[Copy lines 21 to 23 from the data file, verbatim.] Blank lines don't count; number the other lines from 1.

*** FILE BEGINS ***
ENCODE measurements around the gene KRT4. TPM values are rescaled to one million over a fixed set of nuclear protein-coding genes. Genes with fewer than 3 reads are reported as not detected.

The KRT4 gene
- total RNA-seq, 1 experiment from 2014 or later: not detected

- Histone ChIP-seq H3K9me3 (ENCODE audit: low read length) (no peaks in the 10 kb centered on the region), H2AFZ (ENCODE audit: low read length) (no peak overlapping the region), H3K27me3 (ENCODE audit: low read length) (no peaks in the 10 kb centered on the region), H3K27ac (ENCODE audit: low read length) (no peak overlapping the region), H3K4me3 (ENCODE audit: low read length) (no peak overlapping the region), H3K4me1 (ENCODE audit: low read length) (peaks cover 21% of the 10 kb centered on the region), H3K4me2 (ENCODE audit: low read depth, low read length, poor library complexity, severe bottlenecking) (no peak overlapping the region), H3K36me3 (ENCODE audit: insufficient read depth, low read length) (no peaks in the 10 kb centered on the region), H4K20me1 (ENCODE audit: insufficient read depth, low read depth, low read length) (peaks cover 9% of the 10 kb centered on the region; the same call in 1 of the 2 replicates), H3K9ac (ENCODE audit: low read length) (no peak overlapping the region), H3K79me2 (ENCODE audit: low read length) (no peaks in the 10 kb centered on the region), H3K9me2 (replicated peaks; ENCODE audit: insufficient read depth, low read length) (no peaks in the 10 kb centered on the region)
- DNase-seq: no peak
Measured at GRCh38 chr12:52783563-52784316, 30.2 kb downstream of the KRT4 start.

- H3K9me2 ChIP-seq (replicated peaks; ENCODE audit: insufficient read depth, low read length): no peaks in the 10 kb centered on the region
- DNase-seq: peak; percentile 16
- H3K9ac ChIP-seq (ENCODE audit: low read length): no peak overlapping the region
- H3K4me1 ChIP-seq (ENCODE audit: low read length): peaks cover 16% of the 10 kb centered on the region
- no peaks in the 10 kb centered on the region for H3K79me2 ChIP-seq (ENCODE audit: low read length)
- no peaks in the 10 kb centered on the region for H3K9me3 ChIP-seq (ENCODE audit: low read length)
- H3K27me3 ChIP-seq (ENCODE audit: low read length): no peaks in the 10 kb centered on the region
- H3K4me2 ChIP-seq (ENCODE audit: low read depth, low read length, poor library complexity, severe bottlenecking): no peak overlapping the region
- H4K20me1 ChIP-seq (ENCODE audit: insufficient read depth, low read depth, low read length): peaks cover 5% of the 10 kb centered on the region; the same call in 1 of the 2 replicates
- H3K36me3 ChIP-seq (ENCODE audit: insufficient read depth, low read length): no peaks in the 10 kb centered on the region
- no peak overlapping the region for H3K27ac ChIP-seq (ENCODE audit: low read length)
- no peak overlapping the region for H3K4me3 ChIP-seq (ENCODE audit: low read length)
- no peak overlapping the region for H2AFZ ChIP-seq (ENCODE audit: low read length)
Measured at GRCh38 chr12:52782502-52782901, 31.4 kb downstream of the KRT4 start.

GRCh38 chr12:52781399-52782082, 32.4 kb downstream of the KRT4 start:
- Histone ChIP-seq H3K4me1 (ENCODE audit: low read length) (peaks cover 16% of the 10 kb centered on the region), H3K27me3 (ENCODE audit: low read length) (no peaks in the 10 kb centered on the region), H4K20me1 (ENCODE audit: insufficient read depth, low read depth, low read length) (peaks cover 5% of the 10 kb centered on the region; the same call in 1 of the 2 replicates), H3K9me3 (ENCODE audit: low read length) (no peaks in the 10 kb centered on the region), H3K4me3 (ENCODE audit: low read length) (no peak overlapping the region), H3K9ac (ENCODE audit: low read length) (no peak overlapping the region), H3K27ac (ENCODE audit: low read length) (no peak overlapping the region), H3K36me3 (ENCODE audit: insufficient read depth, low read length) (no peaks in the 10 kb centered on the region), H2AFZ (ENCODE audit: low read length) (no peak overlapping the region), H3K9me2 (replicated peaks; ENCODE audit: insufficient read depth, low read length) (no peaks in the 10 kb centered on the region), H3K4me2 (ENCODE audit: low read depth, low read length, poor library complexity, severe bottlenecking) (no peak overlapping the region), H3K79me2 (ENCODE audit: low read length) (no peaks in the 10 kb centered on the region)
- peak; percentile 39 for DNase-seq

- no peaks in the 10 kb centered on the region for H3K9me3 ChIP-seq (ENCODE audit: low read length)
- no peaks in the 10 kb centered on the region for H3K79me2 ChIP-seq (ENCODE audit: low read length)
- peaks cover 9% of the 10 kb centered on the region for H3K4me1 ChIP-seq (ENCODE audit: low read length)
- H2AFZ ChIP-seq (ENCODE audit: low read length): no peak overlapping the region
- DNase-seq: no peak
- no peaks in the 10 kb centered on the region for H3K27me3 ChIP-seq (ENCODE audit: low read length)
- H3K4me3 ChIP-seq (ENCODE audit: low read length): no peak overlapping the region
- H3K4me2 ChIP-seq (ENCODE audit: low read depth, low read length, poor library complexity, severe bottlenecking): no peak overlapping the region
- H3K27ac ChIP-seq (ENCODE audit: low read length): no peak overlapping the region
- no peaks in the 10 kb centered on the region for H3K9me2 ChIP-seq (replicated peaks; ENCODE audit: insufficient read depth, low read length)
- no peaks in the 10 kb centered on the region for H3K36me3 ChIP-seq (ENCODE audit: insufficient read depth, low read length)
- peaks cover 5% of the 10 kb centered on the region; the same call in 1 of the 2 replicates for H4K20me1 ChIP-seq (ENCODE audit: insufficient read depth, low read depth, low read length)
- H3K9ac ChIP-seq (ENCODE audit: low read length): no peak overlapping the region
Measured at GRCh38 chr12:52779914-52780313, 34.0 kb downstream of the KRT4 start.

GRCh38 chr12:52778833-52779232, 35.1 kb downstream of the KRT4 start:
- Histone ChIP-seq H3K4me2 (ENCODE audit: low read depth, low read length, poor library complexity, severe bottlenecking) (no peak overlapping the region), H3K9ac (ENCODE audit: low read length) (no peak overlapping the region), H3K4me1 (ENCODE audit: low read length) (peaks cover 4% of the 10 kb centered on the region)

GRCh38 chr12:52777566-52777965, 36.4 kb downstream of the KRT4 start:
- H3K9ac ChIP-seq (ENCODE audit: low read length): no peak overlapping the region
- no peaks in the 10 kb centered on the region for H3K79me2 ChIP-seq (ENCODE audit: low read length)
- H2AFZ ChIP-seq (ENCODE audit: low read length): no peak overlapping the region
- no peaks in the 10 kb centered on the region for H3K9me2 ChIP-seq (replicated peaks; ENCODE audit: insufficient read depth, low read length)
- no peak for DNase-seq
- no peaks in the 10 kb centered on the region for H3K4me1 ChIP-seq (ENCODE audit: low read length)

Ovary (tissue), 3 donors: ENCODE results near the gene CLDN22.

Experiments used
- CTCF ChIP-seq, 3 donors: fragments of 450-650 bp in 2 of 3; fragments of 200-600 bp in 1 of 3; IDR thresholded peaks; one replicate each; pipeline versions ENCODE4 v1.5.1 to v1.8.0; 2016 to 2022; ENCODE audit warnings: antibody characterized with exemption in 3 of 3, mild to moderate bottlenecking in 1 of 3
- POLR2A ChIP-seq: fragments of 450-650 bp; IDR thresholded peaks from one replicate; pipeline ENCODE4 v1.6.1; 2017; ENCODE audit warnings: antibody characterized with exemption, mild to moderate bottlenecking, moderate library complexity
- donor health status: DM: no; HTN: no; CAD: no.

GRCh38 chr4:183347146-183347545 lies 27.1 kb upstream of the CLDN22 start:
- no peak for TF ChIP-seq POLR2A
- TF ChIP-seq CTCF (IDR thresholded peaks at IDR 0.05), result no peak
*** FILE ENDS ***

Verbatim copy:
GRCh38 chr12:52781399-52782082, 32.4 kb downstream of the KRT4 start:
- Histone ChIP-seq H3K4me1 (ENCODE audit: low read length) (peaks cover 16% of the 10 kb centered on the region), H3K27me3 (ENCODE audit: low read length) (no peaks in the 10 kb centered on the region), H4K20me1 (ENCODE audit: insufficient read depth, low read depth, low read length) (peaks cover 5% of the 10 kb centered on the region; the same call in 1 of the 2 replicates), H3K9me3 (ENCODE audit: low read length) (no peaks in the 10 kb centered on the region), H3K4me3 (ENCODE audit: low read length) (no peak overlapping the region), H3K9ac (ENCODE audit: low read length) (no peak overlapping the region), H3K27ac (ENCODE audit: low read length) (no peak overlapping the region), H3K36me3 (ENCODE audit: insufficient read depth, low read length) (no peaks in the 10 kb centered on the region), H2AFZ (ENCODE audit: low read length) (no peak overlapping the region), H3K9me2 (replicated peaks; ENCODE audit: insufficient read depth, low read length) (no peaks in the 10 kb centered on the region), H3K4me2 (ENCODE audit: low read depth, low read length, poor library complexity, severe bottlenecking) (no peak overlapping the region), H3K79me2 (ENCODE audit: low read length) (no peaks in the 10 kb centered on the region)
- peak; percentile 39 for DNase-seq